Smith column: Billy Sharp abuse marks a new, sickening low – it’s hate speech

Billy Sharp of Sheffield Utd
Billy Sharp of Sheffield Utd

Don’t blame social media.

Twitter didn’t make Ben Ainsworth type those words, lines too sick and pathetic to be repeated anywhere else. 

He should feel humiliated and ashamed by what he said about Billy Sharp and his family this weekend.

How does anyone even have those thoughts? 

How much alcohol and stupidity does it take to then decide it’s a good idea to share their poison with the whole world?

Only those close to him will know if it is a one-off or whether he has form for such filth. 

The latter seems distinctly possible.

The police have to get involved, if that’s not hate speech what is?

Modern football rivalries mean some think they can say anything about their rivals, the Hillsborough, Munich, Bradford and Ibrox disasters, paedophilia and personal tragedies are all used in songs.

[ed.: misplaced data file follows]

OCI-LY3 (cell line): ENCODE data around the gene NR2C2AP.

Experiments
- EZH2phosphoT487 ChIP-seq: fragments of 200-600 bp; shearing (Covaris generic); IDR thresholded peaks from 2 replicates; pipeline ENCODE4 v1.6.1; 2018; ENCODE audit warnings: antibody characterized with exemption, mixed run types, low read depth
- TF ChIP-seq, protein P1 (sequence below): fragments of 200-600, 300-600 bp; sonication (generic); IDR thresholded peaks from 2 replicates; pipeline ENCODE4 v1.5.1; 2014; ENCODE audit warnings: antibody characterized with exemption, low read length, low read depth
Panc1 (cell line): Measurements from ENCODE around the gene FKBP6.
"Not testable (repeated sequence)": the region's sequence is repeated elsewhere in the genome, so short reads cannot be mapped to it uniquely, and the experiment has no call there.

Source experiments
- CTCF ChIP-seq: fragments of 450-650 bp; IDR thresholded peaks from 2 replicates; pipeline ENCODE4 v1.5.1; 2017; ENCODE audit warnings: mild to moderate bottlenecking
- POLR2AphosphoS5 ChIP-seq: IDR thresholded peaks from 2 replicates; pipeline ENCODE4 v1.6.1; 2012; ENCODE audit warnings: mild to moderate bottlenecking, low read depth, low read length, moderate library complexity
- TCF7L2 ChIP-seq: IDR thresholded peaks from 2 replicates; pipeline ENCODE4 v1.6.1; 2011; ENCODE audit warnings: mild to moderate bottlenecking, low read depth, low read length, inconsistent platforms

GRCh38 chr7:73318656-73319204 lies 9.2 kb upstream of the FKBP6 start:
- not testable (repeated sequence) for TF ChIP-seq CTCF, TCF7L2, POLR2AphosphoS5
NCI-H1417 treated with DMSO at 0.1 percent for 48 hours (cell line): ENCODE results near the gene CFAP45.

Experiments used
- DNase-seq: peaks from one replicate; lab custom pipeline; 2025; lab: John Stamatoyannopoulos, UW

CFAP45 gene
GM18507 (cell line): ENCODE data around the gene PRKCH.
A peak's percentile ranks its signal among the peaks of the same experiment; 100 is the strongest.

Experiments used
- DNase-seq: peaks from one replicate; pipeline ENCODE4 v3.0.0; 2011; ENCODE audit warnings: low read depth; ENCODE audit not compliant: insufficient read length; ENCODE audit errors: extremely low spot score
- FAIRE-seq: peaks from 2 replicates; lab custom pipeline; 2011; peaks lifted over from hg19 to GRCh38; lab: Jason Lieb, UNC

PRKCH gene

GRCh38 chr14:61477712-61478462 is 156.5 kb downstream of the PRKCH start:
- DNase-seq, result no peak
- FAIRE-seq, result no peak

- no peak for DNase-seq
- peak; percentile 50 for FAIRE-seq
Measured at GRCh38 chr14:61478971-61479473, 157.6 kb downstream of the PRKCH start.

It’s toxic and has been for a long time. 

Usually those anthems of hate float anonymously away on the match-day air but social media means there’s a written record of Ainsworth’s pathetic jibes.

Those ten-pint keyboard warriors aren’t nearly so bold when they check their twitter feeds the morning after.

But summary justice isn’t the way. Those looking for instant revenge should back off. 

Ben Ainsworth’s life will never be the same again.

No-one could do him more damage than he has already done to himself.

*On a weekend of unremitting bad news and reminders of just how fragile and precious life can be, ex-Owls boss Ron Atkinson had to return from holiday in Tenerife because of a kidney infection.

“The trouble is he thinks he’s still 20”, said a mate of his. Not sure what his pal meant by that but if at 79 he is still raring to go then good luck to him and best wishes for a speedy recovery.

*It’s a tale of two cities.

On Tuesday last Jose Mourinho walked the 700 yards or so from Old Trafford cricket ground to Old Trafford football ground because the Manchester United team bus was stuck in traffic - again.

He put his hood up, his head down and kept walking.

By way of contrast, a day or so later in Sheffield, Owls boss Jos Luhukhay strolled down to Sheffield Midland Railway station on a crisp blue October morning with his hoodless head held high.

No-one took a bit of notice as he walked between arriving commuters and into the station.

How very civilised.